I don't know if you're aware of this, but Twitter hasn't been a very good company in the last few years. Between the aiding and abetting of white supremacists, the continued hosting of our obnoxious orange tweeter-in-chief, and the ongoing user-hostile platform changes, it's just not as fun of a place as it was when I joined on November 14, 2007. So, uh, I'm not there any more.
No, I didn't delete my Twitter account. However, I have started trying to use a new
microblogging system in its stead: Mastodon. Mastodon is an
interesting idea: it's a federated social network1, which means it's made of a bunch of
different copies run by different people but set up so that you can follow people and
toots2 no matter which instance they happen to be on. I'm on
mastodon.technology, which is generally themed around
mainstream tech stuff, but I follow people at fosstodon and
cybre.space and mastodon.social3.
There are a couple of outstanding things about mastodon that I'd like to point out:
- The local timeline is a timeline that shows every toot marked as "public" from people on your instance If you are on an instance that is relevant to your interests and which isn't too big, this can be a great way to get exposed to new people and new ideas. Mine has a few too many bitcoin enthusiasts on it, but is generally fun4
- Instances have rules and a code of conduct. Mastodon.technology (like many other instances) actively blocks hate speech and white supremacists. How novel!
- You aren't the product! Most instances are either run by volunteers or funded by donations (mastodon.technology is funded by a Patreon), there are no ads, there's no garbage algorithmic timeline. It's just a chronological list of short mixed-media posts from people you choose to follow. Again... novel...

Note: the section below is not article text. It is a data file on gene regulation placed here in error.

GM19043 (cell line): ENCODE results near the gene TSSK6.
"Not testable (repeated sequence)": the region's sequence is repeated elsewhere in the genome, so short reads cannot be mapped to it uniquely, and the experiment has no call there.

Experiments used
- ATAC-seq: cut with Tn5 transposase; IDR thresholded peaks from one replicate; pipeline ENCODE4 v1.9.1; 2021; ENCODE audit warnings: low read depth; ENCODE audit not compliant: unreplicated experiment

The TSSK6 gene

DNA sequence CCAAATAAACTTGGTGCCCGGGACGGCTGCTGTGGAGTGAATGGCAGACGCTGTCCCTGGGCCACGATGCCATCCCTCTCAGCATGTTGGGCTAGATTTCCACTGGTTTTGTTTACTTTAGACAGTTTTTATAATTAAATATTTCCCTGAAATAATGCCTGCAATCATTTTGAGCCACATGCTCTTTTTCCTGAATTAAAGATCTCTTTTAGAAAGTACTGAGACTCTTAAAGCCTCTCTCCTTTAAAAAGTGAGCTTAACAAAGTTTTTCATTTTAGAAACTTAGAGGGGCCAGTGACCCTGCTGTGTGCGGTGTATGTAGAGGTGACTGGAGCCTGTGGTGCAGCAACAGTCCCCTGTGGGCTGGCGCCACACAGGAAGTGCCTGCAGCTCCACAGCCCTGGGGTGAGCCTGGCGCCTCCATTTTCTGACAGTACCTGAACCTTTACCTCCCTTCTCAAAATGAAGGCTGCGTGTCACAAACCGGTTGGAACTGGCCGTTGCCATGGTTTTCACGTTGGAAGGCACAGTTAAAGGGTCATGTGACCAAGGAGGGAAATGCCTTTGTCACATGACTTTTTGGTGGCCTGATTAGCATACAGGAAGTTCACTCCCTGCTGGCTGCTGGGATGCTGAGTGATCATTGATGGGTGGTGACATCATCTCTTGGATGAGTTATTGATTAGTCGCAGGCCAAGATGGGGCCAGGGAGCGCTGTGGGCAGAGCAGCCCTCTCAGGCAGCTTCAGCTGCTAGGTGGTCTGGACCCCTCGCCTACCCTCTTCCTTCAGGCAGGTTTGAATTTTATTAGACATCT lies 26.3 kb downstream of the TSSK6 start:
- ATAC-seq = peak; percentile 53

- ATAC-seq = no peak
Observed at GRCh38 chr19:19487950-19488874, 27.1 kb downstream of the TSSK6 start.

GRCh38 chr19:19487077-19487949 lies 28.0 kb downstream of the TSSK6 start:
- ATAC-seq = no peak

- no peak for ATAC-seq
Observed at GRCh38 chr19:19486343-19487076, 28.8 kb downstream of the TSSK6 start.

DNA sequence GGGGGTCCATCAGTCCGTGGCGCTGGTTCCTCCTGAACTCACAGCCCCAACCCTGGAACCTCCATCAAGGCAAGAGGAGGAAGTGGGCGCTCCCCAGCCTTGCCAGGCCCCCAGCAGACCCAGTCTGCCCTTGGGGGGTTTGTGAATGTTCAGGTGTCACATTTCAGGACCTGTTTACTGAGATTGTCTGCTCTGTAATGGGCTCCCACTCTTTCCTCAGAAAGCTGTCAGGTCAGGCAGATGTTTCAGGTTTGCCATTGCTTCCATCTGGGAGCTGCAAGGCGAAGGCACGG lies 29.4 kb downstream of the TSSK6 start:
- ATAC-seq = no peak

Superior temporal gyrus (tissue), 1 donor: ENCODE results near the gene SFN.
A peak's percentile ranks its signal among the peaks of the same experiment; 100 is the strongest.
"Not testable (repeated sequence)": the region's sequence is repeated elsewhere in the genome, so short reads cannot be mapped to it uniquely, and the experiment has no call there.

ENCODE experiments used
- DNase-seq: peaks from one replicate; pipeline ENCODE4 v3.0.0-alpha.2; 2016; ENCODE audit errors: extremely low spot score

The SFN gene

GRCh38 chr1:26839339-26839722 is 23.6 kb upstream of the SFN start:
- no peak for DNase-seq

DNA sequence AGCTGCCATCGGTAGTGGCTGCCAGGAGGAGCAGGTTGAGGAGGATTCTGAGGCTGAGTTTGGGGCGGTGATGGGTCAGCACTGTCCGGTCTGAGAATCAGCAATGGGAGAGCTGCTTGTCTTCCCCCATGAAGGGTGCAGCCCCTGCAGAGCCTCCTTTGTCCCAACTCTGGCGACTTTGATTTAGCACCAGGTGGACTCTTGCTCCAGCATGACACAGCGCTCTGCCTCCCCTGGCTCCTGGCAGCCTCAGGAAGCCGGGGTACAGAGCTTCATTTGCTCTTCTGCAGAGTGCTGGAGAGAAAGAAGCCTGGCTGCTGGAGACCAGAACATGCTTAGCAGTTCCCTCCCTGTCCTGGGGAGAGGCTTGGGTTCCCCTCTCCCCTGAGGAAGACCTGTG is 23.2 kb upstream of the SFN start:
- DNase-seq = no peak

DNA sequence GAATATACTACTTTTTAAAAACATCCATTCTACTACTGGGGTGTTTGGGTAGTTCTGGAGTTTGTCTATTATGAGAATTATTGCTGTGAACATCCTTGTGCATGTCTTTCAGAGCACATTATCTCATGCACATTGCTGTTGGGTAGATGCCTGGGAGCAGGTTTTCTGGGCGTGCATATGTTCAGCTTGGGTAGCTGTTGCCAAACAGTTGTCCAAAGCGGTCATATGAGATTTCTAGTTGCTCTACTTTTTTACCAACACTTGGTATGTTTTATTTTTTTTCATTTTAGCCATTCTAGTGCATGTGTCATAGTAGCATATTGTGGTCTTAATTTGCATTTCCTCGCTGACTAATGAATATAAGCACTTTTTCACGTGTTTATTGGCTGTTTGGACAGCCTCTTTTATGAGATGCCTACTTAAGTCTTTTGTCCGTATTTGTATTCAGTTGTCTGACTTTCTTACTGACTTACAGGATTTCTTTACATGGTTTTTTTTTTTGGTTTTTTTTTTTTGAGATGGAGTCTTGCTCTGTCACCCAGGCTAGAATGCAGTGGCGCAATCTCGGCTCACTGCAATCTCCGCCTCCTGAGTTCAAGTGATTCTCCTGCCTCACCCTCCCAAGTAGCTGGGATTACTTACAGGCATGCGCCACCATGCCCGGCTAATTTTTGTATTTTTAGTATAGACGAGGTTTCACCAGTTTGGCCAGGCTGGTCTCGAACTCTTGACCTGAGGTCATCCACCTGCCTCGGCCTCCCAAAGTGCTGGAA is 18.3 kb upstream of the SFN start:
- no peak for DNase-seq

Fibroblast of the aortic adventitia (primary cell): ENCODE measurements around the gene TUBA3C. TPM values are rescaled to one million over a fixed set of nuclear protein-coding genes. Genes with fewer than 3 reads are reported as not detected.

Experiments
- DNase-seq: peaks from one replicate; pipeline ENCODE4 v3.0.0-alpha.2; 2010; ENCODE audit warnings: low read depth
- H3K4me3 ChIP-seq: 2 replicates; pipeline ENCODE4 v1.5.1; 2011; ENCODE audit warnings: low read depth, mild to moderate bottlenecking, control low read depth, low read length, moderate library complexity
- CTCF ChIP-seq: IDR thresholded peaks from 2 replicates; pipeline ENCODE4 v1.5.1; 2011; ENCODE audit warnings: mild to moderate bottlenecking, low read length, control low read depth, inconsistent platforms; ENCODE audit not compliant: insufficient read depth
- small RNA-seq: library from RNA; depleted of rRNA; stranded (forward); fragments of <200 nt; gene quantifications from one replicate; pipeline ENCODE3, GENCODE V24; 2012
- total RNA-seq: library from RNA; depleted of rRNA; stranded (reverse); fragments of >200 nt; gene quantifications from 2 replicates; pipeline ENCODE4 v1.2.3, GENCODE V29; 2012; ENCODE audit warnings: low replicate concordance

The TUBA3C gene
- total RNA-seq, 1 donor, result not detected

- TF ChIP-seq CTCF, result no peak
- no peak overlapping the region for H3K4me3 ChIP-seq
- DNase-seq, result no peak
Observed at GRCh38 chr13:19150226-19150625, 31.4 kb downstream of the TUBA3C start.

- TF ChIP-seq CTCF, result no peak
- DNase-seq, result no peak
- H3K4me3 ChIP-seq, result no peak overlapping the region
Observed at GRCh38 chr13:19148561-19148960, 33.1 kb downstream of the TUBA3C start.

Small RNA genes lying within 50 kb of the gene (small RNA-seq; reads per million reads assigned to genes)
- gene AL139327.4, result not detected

Of course, mastodon isn't the first technology product to try to move into Twitter's space. I also used the bizarrely- named App.net during its brief existence between mid-2013 and mid-2014; it was okay. There was also identi.ca in 2008 and the ever-popular Google Buzz, which I think I used when I was a Google employee 🤷♂️. The real advantage to Mastodon's design is that since it's open-source software and is federated, it's moderately harder for a single company to tank the platform. Of course, social networks are only useful as long as people you want to interact with use them, so it remains to be seen how well-populated Mastodon will be. If you're reading this, maybe you're someone who would be fun to interact with on Mastodon and you should make an account and follow me? Hm? If you still want more information, this Motherboard article is pretty good.5
The biggest weakness (for me) for Mastodon so far is a dearth of good native clients. I'm currently using Amaroq on my iPhone, which is feature complete but doesn't feel like a very good native iOS app, and beta testing Tusk, which feels like a native iOS app but is missing lots of features. There's nothing worth using yet on iPads or Macs. However! There is light at the end of the tunnel — Sean Huber of The Iconfactory (makers of Twitterrific, the best iOS/macOS Twitter client) appears to be working on a top-secret Mastodon client named Fantastodon. I'm excited.
So, yeah. If you @-me on Twitter, I probably won't respond6, but you should totally join me on Mastodon and follow me as @firstname.lastname@example.org. Awoo!
Mastodon folks call each Mastodon server an instance and the collective of all of them the fediverse. Technically, since the protocol is open, the fediverse also contains some other servers running totally unrelated packages such as GNU Social and Diaspora.
No, I don't really love
toot as an un-trademarked substitute for
tweet (especially since the
bird association and the word
tweet both came from third-party Twitter
devs). Life goes on.
There's also something called the federated timeline which is basically the set-union of the timelines of everybody followed by anybody on your instance. Unless you are in a tiny and extremely focused instance, it's far too noisy to follow.
I didn't realize until I was writing this post that the Motherboard article was by Sarah Jeong, whose reporting in general is excellent and whose courtroom reporting for the ridiculous Oracle v Google Java trial was amazing. Another point for that article!
at least in part because I no longer receive notifications for Twitter because of their boneheaded API changes